Sources at the Holguín branch of the National Water Resource Institute indicate that before the supply problems caused by the current drought began, the city received 1,100 litres of water a second, or 95,000 cubic metres a day.
It now receives barely 67 litres of water per capita per day. Some of that water is piped in from the Cauto River, the longest in Cuba, some is brought by train from nearby communities, and some is distributed by tanker trucks.
But every time there is a breakage in the pipeline that brings water from the Cauto River to Holguín—something that happens on a regular basis—the supply drops to 13 litres per person.
The construction of a more than 50-kilometre-long pipeline to transport water from the river was hailed as the city’s “salvation” last year, but the pipes purchased from an Italian company proved substandard, and cannot withstand the water pressure required.
“Every time a section of the pipeline breaks, it has to be removed and replaced with another. The work involved can take several days, and these are days when less water is available. They inform the public in the newspapers when it happens, but what good is that?” commented Alvaro Martínez, a 43-year-old craftsman.
Earlier this month, Díaz Canell announced the creation of a new municipal-level water management structure aimed at “more effective distribution of water to the population,” according to a report published Apr. 18 in the provincial weekly newspaper Ahora.
The Communist Party secretary noted that there has been a progressive depletion of underground water reserves and a significant drop in agricultural production as a result of the drought.
He added that the residents of Holguín have learned to live with the drought, developing truly remarkable survival strategies.
Aguiar can attest to this fact. “We wash clothes once a week or once every two weeks, and then use the same water to clean the house or flush the toilet. I’ve even started saving the water that I use to wash food before I cook it,” she said.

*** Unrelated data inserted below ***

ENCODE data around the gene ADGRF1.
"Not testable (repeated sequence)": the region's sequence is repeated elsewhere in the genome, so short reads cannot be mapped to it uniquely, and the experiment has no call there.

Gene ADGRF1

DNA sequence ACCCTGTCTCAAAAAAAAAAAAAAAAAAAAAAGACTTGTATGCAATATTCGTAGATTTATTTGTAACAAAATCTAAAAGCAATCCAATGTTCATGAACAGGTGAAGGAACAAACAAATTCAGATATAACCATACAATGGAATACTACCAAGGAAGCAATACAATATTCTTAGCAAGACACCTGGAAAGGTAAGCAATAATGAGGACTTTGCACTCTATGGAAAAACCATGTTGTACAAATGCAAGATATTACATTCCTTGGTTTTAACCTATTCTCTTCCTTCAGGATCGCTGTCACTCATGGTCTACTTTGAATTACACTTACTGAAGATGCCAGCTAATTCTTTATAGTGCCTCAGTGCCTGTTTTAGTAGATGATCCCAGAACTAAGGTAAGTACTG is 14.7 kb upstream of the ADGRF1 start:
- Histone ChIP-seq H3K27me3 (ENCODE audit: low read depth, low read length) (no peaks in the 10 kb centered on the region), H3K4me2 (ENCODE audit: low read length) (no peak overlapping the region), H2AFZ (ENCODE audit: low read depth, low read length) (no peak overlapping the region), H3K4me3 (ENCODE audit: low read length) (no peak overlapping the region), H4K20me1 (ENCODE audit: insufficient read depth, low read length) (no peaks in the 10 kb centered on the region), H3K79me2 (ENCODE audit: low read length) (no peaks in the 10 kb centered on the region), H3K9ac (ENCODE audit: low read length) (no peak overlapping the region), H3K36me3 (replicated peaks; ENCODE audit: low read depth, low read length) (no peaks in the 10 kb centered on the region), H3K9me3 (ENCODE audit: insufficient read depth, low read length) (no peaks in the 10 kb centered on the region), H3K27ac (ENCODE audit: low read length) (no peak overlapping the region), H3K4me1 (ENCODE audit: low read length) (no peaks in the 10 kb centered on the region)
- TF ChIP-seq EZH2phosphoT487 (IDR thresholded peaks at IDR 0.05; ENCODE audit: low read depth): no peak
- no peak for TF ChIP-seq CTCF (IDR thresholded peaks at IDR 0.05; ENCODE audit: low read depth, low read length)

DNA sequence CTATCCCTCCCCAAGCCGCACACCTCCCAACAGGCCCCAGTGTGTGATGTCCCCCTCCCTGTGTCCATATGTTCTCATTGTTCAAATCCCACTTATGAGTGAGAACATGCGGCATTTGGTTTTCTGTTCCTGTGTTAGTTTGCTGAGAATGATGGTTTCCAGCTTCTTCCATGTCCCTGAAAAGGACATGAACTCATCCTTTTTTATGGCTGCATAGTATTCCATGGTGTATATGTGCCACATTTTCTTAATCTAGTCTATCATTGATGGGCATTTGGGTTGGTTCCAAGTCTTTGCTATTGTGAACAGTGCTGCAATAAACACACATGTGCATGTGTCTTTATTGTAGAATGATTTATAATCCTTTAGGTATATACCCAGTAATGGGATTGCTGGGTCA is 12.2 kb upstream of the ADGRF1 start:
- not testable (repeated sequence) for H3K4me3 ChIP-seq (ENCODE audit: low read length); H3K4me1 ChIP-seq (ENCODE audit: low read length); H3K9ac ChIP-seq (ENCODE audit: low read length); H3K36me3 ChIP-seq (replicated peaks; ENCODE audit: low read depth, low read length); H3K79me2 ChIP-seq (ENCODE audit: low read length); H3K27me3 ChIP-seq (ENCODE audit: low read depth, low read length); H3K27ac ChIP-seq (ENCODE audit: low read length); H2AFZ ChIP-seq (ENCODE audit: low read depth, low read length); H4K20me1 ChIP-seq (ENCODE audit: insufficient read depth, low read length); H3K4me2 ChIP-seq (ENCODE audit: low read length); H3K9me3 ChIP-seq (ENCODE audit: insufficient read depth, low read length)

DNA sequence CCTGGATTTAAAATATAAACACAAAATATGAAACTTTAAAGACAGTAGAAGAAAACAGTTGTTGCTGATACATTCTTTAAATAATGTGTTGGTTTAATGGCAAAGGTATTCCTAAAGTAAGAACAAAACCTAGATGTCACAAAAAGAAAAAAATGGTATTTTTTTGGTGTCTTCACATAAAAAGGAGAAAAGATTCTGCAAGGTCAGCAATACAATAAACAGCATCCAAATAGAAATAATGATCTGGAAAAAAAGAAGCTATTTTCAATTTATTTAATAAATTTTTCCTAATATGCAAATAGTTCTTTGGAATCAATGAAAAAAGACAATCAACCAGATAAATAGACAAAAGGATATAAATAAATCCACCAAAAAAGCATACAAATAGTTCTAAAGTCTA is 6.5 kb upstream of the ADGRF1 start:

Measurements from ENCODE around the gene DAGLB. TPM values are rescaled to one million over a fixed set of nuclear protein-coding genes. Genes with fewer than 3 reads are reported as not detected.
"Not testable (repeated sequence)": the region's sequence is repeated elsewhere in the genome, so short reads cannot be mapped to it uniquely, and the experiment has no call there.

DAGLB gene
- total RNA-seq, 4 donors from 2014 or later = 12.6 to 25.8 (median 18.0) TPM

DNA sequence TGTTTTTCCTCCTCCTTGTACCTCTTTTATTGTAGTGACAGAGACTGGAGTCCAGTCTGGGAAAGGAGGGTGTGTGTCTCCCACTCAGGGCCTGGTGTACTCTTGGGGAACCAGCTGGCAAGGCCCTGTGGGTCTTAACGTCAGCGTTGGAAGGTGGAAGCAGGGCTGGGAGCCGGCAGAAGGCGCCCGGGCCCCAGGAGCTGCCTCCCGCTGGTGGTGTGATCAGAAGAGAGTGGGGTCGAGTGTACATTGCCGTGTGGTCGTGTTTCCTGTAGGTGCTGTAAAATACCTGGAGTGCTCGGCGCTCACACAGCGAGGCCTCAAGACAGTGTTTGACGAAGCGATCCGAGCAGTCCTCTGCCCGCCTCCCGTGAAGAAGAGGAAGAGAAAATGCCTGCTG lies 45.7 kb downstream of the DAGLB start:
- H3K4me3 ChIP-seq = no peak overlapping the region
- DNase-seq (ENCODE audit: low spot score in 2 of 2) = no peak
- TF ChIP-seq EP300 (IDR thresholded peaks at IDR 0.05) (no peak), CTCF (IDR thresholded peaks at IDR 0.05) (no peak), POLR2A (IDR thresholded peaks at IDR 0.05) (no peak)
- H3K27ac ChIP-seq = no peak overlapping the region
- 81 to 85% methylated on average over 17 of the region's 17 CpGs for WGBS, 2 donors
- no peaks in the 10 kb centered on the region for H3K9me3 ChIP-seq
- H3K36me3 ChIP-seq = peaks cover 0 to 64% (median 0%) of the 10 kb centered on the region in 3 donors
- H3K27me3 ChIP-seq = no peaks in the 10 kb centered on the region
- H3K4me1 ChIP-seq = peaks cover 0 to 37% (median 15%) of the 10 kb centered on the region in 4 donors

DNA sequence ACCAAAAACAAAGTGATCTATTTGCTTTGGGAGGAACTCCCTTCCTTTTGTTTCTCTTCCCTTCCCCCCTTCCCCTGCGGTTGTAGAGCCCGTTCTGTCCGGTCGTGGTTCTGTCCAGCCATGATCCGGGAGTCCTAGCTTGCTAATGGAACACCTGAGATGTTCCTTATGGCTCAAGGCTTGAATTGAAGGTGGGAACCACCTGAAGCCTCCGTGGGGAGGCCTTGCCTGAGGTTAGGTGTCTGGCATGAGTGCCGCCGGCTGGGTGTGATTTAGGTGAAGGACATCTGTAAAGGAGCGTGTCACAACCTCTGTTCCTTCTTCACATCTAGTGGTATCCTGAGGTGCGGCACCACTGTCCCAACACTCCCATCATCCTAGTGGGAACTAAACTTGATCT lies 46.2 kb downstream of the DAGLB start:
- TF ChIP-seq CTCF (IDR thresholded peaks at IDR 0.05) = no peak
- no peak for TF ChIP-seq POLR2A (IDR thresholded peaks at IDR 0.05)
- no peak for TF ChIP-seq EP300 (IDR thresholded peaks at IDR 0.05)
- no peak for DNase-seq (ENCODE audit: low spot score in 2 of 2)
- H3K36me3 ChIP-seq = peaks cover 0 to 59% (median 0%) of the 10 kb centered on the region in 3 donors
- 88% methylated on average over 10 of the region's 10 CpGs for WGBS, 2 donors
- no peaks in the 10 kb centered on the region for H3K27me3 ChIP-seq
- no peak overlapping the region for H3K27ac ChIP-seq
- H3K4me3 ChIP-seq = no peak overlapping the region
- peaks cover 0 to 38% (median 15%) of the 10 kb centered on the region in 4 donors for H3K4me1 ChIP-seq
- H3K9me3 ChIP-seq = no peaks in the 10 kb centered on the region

“Before, it was my husband’s job to go out and get water, and the rest of the family dealt with ways to make it last. Now we all go out to look for water. But there still never seems to be enough, and you get obsessive about the whole thing,” she added.
Enrique Guzmán, a 47-year-old schoolteacher, has a different take on the situation. “They say we’re worse off than we’ve ever been, but I think we’re better for it. We’ve gotten tired of agonising about the problem and are concentrating on trying to solve it without thinking about it too much.”
While people seemed to talk about nothing else but the “water problem” several months ago and looked weary and tense most of the time, today the city’s residents seem to be regaining their calm and returning to their normal daily routines.
This change also stems in part from the efforts made by the authorities to provide the public with a wider range of recreational options and services at affordable prices. “It’s not enough to provide for consumption-related needs. People need spiritual enrichment as well,” said Guzmán.